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Apollo 13 returned safely. The Challenger was leaving when it exploded. The Columbia was coming back when it burned up, as was that Russian guy who was profiled on National Public Radio (NPR) and that recent book. Has any human ever died in space?

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You need to better-define your question. Technically speaking, "Earth's pull" lasts to the non-existant edge of the universe. Do you mean, say, the political definition of "space" which is 60+ miles? Or in Earth orbit? Or something else? – Stuart Robbins Jul 19 '11 at 7:29
@SB01: what is "that recent book"? – Peter Mortensen Jul 19 '11 at 13:09
@Peter Mortensen: I believe the article/book he's referring to is this. – samthebrand Jul 20 '11 at 4:18

There have only been 3 recorded deaths that occurred in space (that is, greater than 60 miles above the Earth). The crew of the Russian capsule Soyuz 11, died when their capsule depressurised during preparations for re-entry. It wasn't known they had died until the re-entry capsule was opened on Earth as communications had been lost with the capsule during re-entry. All three crew members died as a result of a loss of pressure in the capsule. These are the only recorded fatalities to have occurred outside of the Earths atmosphere and in space. You can read more about the series of events that lead to the accident here. There have been no deaths outside of the Earths gravitational pull (if this is what you are inferring) though since no humans have ever left it and as Stuart says, it technically extends to the edge of the universe.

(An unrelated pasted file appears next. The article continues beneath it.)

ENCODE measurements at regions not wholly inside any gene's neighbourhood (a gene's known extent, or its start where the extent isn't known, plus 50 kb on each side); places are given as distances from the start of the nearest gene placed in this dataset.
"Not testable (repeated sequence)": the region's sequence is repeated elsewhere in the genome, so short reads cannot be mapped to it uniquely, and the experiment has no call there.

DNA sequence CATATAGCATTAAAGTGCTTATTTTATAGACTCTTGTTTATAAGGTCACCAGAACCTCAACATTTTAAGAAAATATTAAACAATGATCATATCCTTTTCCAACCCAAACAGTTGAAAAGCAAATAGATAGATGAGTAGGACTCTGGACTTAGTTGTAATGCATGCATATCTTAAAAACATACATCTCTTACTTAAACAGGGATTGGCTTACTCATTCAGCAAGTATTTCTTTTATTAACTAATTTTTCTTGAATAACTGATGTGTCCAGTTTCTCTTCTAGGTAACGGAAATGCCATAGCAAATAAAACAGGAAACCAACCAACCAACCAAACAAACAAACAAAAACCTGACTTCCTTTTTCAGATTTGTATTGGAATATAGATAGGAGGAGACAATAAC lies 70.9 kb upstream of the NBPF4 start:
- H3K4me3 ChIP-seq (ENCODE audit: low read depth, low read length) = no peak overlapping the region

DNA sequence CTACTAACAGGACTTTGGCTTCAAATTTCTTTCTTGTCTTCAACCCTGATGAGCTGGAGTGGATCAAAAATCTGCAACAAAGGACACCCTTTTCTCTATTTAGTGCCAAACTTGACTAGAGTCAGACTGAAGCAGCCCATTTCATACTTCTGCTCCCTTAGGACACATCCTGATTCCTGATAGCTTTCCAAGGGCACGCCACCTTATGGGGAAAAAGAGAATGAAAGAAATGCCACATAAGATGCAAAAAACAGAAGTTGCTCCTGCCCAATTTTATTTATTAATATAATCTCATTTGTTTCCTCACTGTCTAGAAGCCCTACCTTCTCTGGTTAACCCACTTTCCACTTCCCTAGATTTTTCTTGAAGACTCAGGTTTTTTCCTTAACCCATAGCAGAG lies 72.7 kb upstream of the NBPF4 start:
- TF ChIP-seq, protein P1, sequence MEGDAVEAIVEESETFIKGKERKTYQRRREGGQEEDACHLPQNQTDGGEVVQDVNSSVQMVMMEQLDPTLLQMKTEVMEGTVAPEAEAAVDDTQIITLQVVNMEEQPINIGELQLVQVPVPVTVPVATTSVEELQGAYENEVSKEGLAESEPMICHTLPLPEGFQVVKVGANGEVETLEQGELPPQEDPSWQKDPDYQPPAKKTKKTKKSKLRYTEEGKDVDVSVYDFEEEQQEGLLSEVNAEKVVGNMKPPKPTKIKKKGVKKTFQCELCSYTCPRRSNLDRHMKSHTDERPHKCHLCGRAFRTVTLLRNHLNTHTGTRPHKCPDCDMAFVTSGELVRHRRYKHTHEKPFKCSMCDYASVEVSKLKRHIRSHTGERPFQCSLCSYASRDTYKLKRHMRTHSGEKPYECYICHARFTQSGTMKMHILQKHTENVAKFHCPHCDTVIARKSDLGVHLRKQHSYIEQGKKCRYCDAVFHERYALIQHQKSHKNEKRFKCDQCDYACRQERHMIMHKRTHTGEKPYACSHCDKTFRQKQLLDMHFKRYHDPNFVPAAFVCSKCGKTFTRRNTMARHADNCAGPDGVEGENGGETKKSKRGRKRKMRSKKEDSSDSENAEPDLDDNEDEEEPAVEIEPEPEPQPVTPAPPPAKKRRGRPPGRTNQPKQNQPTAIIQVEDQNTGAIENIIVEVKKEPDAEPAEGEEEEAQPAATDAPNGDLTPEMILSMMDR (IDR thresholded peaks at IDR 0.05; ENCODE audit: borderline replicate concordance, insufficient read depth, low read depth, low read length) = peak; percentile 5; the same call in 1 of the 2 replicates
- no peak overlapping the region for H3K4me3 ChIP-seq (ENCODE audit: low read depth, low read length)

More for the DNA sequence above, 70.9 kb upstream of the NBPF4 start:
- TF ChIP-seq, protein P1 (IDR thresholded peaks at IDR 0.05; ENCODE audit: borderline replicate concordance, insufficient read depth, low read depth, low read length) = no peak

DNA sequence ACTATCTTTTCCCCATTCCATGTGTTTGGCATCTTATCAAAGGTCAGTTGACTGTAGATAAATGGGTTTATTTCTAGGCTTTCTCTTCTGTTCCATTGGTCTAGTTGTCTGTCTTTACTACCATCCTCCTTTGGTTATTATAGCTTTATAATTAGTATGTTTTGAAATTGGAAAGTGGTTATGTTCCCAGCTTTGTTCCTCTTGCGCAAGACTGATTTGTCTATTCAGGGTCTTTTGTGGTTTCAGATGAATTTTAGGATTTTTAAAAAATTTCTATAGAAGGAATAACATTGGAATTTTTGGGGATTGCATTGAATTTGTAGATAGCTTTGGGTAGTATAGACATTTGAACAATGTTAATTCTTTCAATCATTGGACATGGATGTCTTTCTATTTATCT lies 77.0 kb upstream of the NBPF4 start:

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The only humans that could be said to have "left Earth's pull" in any sense at all are those that have traveled close enough to the Moon that that body's gravity dominated over the Earth's gravity, but seeing as how the Earth's gravity holds the Moon itself in orbit, that's not much of an "escape". – Andrew Jul 19 '11 at 15:04
I read the question as referring to a kind of SciFi scenario, where a human is sucked into vacuum due to a hull breach, etc. – Mr. Boy Jan 29 '15 at 16:11

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